When Change Makes You Anxious
Did you think you would enter the professional world, all labeled and degreed, ripe with undergraduate knowledge and indisputable enthusiasm and it would carry you the rest of the way? Yeah, we did, too.
It's easy to believe that the rollercoaster of excitement and passion is an infallible ride toward the career of our dreams. And that the choice of what to do with our lives would only need to be made once, when we buckled up the first time.
But the biggest mistake we can make as creatives (and humans) is to remain the same. In order for our creativity to thrive, we have to let ourselves be changed on the regular. It's not only scary, it takes an incredible balance of energy (read: curiosity and openness) and restraint (read: knowing the difference between instinct and flakiness).
"We have to simultaneously cultivate childishness and deep wisdom to make even a minor commitment to our calling. In other words, creativity demands every inch of us."
It's no joke to get up day after day, fight the battle anew and hope that you live up to those demands. It can be heavy to create. It can be tedious. You will get tired and frustrated. You will rationalize that if you just stopped, no one would notice anyway.
But what if we could see that this disheartening isn't defeat, but a shedding of an old skin?
What if we could see this resistance as the calm before the creative storm?
What if we stayed just a minute longer?
small change makes a big difference
And each tiny transformation leads toward something you can't quite put your finger on yet. You know this presence. It's that small voice in your head that says, just go to that meeting, just write that next chapter, just email that contact, just stay in it.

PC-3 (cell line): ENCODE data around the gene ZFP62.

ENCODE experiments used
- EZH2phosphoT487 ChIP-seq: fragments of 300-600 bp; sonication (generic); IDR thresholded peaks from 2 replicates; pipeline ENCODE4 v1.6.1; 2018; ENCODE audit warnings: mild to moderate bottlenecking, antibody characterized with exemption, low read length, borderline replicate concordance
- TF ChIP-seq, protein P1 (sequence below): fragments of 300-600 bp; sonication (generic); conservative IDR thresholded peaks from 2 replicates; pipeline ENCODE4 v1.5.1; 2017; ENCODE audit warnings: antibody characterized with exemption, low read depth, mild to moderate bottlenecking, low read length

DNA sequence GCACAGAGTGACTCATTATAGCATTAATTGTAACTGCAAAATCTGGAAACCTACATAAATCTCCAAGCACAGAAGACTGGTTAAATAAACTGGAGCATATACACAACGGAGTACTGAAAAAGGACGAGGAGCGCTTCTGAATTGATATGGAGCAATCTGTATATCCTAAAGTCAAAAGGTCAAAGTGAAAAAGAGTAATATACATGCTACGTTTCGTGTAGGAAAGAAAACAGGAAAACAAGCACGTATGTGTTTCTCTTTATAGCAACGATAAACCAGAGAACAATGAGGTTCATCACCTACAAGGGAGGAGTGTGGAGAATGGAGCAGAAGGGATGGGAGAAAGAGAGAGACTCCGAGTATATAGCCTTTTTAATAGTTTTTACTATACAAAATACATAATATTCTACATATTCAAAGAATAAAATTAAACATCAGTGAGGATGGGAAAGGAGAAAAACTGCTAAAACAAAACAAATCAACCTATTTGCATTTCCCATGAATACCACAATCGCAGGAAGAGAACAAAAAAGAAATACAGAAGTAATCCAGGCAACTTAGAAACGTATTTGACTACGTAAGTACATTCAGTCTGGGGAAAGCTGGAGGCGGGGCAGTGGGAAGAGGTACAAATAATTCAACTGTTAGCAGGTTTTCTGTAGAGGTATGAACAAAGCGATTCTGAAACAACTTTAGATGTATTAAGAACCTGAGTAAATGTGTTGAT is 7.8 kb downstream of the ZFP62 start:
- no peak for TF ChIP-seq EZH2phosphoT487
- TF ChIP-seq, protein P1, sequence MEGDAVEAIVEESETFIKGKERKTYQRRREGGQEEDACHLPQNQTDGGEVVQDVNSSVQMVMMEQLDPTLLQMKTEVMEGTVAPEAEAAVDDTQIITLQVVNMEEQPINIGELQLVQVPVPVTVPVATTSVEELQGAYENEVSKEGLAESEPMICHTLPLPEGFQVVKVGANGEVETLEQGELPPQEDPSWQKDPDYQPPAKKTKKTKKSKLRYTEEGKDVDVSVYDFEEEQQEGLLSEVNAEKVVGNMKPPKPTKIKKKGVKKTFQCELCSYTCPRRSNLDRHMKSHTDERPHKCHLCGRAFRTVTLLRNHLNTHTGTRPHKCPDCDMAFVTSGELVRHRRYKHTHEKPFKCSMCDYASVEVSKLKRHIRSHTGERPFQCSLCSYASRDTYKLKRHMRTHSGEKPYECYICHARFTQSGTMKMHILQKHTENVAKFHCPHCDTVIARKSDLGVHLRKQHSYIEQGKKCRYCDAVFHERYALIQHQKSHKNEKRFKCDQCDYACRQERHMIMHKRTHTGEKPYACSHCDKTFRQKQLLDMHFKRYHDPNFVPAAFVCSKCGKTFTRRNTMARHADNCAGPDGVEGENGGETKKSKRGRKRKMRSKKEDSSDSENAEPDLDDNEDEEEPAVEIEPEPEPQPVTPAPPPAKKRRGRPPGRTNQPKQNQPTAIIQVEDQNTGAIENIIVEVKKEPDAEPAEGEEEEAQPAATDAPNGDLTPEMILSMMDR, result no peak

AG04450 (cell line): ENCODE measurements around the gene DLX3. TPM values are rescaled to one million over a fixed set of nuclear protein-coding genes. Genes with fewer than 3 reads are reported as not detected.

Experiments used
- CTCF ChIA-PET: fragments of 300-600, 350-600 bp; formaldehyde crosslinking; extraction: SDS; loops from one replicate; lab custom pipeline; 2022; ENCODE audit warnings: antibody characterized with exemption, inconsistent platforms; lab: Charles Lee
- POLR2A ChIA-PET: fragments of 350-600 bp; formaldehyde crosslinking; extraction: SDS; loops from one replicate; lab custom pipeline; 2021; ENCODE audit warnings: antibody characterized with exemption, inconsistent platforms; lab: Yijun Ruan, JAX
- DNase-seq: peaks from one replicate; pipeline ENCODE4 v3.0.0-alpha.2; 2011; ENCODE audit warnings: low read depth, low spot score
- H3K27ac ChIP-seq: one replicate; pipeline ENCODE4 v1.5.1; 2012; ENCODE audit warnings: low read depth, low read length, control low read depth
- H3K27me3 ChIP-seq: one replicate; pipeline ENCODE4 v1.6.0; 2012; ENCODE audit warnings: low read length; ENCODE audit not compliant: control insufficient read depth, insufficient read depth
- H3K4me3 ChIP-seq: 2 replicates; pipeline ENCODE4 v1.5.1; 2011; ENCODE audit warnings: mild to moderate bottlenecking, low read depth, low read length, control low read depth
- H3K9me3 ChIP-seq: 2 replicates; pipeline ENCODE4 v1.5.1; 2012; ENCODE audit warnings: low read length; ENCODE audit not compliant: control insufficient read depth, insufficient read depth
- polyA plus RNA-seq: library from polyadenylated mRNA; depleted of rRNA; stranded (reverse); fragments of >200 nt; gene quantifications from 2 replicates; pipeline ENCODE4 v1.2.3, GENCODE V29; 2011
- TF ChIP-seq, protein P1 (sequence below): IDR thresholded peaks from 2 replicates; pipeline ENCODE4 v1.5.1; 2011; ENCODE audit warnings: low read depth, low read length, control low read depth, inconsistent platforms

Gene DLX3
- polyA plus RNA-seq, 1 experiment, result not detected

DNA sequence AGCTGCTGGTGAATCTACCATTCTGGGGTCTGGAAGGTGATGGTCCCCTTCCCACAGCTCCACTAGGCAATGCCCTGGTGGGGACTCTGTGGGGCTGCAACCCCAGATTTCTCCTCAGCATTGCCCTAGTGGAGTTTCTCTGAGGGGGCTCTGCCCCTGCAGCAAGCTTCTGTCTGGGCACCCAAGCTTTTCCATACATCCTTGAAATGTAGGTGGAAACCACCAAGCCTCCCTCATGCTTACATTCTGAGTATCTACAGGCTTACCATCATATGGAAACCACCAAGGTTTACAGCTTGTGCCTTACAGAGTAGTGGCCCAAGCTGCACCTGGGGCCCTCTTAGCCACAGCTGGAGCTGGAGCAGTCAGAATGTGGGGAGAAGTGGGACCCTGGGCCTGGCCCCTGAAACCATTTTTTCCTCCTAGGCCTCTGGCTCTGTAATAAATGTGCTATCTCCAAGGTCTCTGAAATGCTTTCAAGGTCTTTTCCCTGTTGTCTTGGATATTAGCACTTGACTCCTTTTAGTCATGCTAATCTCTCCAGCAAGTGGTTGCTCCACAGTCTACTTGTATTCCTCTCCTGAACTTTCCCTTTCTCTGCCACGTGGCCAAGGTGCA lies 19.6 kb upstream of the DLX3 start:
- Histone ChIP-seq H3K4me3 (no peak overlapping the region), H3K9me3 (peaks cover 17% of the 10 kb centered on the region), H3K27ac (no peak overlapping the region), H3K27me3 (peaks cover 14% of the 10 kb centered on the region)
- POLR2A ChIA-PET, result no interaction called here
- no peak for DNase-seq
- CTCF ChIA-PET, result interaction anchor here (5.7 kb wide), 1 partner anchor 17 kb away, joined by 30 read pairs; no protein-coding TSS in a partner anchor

Staying in it means we can let the excess fall away. We can stick around long enough to see why what no longer serves us no longer serves us. We can let the cream rise to the top because we're allowing it the time to settle.
The desire to quit is part of the process. So can we let ourselves quit something other than the entire process? Can we instead let go of a habit, a goal, a partnership, a vision, a dream that no longer serves our highest potential?
Reinvention is good, but it doesn't always feel good. There are growing pains in authenticity. But when we accept that transforming dreaming into making means letting some things go, we realize we don't have to always feel comfortable doing what we're meant to do.
We don't have to feel pure joy to be making the right choice.
We don't need to feel validated every step of the way.
In fact, we shouldn't be feeling all of those things every step of the way if we want our instincts to stay calibrated.
To stay in it as a creative requires a lot more than simply passion. It requires surrender to the elements of change. But when we do stay in it, weathered by that creative storm though we may be, we reinvent ourselves. We reinvent our work. And we arrive at the threshold of our unlimited potential.